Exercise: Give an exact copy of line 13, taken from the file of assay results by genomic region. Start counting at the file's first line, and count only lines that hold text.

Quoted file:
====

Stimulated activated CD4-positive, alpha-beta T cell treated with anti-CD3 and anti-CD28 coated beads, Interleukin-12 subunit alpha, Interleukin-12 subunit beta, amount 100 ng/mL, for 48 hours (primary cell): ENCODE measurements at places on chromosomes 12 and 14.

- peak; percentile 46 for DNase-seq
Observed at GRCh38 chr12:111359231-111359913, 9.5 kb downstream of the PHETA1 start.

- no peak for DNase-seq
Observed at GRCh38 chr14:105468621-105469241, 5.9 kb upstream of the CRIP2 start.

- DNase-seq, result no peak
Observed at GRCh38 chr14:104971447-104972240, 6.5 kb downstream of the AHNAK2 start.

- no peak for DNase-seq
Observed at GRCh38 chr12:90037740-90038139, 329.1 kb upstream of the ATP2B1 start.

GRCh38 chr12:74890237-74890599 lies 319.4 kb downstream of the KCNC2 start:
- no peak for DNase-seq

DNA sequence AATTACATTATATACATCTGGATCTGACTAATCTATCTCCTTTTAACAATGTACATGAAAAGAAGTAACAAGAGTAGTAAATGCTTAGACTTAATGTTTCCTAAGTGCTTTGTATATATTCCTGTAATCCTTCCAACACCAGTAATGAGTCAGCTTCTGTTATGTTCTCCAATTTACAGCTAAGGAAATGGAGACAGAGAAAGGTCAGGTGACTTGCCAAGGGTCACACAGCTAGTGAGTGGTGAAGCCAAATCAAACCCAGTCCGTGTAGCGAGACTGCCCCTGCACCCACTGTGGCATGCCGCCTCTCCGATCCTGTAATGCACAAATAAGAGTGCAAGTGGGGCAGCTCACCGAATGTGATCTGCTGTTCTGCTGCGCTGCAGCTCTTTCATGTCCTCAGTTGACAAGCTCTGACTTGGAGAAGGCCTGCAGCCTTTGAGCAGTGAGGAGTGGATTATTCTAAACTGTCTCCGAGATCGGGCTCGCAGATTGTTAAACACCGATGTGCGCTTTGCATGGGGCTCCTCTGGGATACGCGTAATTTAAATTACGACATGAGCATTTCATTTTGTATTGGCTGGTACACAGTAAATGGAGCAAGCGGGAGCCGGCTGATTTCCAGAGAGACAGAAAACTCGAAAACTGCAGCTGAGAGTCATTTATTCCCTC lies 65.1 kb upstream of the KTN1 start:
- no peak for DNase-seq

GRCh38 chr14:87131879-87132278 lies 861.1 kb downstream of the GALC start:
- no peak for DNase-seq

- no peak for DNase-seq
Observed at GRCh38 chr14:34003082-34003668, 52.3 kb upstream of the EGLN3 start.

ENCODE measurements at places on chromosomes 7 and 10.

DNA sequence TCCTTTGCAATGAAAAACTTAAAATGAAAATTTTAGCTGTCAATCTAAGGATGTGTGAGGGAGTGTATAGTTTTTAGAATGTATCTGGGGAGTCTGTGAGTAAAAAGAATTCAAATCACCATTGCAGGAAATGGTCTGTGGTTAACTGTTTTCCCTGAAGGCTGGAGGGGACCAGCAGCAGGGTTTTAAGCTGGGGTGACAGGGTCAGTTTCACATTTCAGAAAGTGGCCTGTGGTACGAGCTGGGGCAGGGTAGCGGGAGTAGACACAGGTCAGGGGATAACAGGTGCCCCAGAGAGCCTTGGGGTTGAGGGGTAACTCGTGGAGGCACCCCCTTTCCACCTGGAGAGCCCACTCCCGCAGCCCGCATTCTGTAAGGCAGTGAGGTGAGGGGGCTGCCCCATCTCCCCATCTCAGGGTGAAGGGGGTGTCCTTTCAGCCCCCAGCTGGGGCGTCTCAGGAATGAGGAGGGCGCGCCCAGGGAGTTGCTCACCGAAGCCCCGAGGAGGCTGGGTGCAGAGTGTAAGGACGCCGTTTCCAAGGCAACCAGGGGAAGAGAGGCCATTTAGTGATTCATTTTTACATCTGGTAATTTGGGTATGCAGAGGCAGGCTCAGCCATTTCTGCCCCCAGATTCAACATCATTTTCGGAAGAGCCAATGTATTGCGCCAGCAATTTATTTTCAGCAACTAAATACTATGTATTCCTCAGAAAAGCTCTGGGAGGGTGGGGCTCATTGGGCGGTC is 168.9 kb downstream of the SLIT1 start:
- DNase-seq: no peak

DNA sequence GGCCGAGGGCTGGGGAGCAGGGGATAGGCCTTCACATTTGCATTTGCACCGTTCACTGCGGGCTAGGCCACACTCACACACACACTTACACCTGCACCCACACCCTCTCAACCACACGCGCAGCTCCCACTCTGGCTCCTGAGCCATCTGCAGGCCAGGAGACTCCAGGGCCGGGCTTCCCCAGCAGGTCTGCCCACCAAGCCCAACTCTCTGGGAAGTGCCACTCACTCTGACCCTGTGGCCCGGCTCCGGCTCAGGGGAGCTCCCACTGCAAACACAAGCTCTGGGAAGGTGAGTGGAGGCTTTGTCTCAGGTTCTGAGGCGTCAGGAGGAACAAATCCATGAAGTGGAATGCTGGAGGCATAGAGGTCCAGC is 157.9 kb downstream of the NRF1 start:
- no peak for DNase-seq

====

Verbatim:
- no peak for DNase-seq